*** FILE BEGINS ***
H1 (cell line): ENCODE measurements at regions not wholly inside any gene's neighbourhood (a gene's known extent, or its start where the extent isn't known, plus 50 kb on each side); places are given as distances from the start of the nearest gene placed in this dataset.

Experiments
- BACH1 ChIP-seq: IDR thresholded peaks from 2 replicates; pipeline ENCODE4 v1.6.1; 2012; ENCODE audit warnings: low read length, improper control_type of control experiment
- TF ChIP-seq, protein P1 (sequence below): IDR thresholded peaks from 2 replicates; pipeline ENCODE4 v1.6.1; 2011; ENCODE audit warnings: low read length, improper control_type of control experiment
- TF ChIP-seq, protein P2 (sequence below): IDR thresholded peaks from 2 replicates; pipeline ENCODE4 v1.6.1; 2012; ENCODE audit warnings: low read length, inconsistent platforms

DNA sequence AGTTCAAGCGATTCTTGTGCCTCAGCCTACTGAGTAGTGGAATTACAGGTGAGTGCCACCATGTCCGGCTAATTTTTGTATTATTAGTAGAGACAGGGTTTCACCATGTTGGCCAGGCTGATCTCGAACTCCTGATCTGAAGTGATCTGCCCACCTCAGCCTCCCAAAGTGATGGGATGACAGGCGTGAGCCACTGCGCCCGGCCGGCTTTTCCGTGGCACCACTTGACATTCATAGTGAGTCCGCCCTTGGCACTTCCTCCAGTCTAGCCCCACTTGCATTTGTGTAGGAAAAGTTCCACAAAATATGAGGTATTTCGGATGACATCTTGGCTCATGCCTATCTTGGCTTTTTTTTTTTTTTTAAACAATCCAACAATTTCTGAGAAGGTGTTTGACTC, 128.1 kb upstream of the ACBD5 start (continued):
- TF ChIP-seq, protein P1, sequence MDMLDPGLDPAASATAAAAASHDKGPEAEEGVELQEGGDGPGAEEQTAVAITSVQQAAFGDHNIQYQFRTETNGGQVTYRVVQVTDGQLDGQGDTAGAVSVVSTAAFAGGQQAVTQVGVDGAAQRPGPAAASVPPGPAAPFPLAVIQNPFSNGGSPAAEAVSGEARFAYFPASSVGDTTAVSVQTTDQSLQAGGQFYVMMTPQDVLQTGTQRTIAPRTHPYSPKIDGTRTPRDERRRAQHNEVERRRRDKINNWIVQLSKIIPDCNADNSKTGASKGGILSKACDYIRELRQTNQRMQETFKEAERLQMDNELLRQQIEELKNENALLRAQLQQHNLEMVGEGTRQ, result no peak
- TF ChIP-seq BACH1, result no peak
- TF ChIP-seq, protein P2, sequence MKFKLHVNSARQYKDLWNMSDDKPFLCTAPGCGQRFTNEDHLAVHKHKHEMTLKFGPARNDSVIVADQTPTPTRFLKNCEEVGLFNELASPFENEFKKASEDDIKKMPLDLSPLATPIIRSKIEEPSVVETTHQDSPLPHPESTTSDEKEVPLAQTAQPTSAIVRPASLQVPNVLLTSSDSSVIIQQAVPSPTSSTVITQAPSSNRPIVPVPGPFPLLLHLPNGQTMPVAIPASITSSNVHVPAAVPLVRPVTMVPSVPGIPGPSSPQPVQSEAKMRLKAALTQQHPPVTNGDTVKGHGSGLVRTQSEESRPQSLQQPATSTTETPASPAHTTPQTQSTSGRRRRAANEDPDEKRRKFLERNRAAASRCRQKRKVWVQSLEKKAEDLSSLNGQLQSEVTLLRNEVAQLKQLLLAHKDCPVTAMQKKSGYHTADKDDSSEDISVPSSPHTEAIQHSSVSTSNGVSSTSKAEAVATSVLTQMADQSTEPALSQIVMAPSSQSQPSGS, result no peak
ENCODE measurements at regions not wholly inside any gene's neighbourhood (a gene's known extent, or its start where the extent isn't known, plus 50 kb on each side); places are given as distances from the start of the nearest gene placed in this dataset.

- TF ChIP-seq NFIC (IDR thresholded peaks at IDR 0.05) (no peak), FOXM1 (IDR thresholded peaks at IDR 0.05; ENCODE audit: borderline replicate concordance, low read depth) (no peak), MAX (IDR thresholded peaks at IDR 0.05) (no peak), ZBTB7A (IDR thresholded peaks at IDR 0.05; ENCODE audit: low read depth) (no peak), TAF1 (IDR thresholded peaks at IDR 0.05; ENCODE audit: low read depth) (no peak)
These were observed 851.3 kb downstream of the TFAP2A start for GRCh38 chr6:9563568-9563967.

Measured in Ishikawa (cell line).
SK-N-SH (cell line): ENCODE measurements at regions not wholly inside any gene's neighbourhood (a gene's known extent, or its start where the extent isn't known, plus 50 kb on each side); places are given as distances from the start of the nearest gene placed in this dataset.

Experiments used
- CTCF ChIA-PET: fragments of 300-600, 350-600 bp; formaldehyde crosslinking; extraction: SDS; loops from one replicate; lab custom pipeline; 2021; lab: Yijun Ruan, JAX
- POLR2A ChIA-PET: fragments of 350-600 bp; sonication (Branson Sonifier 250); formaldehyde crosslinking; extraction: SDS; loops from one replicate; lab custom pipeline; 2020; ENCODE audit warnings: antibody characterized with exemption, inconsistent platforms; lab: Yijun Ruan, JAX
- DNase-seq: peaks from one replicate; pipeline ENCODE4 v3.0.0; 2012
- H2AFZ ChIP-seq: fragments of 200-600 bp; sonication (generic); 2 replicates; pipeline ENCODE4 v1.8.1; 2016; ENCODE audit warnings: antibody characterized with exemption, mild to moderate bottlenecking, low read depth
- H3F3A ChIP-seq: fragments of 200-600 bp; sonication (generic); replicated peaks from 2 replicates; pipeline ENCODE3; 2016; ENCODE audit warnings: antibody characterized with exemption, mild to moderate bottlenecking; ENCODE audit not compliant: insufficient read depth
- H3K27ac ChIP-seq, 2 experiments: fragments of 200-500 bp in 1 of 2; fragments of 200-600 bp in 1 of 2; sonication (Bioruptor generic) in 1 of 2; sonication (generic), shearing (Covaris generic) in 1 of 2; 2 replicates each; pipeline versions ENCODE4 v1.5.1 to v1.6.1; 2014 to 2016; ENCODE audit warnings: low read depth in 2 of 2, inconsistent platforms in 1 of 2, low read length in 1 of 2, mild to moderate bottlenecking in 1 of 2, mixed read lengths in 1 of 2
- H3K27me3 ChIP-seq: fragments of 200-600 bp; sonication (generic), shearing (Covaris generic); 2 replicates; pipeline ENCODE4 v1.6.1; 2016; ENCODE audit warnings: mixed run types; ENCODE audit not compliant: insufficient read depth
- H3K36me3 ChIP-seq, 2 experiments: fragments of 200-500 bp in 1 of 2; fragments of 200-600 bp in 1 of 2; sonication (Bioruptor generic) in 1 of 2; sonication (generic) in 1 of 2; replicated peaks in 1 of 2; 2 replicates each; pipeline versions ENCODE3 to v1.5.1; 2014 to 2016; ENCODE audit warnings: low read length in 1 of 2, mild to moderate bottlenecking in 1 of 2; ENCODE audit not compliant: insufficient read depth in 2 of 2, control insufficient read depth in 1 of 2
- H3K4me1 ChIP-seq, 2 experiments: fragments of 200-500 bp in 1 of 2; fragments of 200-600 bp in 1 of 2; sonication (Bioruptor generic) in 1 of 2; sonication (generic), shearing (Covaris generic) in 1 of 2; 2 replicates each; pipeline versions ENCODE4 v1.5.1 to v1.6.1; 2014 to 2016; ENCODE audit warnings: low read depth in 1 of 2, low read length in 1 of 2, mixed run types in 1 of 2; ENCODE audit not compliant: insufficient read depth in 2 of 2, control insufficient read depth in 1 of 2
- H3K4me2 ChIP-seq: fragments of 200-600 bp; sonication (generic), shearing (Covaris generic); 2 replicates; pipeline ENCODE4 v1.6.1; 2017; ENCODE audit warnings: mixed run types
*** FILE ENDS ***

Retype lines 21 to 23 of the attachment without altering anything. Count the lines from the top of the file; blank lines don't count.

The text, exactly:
- H3K27ac ChIP-seq, 2 experiments: fragments of 200-500 bp in 1 of 2; fragments of 200-600 bp in 1 of 2; sonication (Bioruptor generic) in 1 of 2; sonication (generic), shearing (Covaris generic) in 1 of 2; 2 replicates each; pipeline versions ENCODE4 v1.5.1 to v1.6.1; 2014 to 2016; ENCODE audit warnings: low read depth in 2 of 2, inconsistent platforms in 1 of 2, low read length in 1 of 2, mild to moderate bottlenecking in 1 of 2, mixed read lengths in 1 of 2
- H3K27me3 ChIP-seq: fragments of 200-600 bp; sonication (generic), shearing (Covaris generic); 2 replicates; pipeline ENCODE4 v1.6.1; 2016; ENCODE audit warnings: mixed run types; ENCODE audit not compliant: insufficient read depth
- H3K36me3 ChIP-seq, 2 experiments: fragments of 200-500 bp in 1 of 2; fragments of 200-600 bp in 1 of 2; sonication (Bioruptor generic) in 1 of 2; sonication (generic) in 1 of 2; replicated peaks in 1 of 2; 2 replicates each; pipeline versions ENCODE3 to v1.5.1; 2014 to 2016; ENCODE audit warnings: low read length in 1 of 2, mild to moderate bottlenecking in 1 of 2; ENCODE audit not compliant: insufficient read depth in 2 of 2, control insufficient read depth in 1 of 2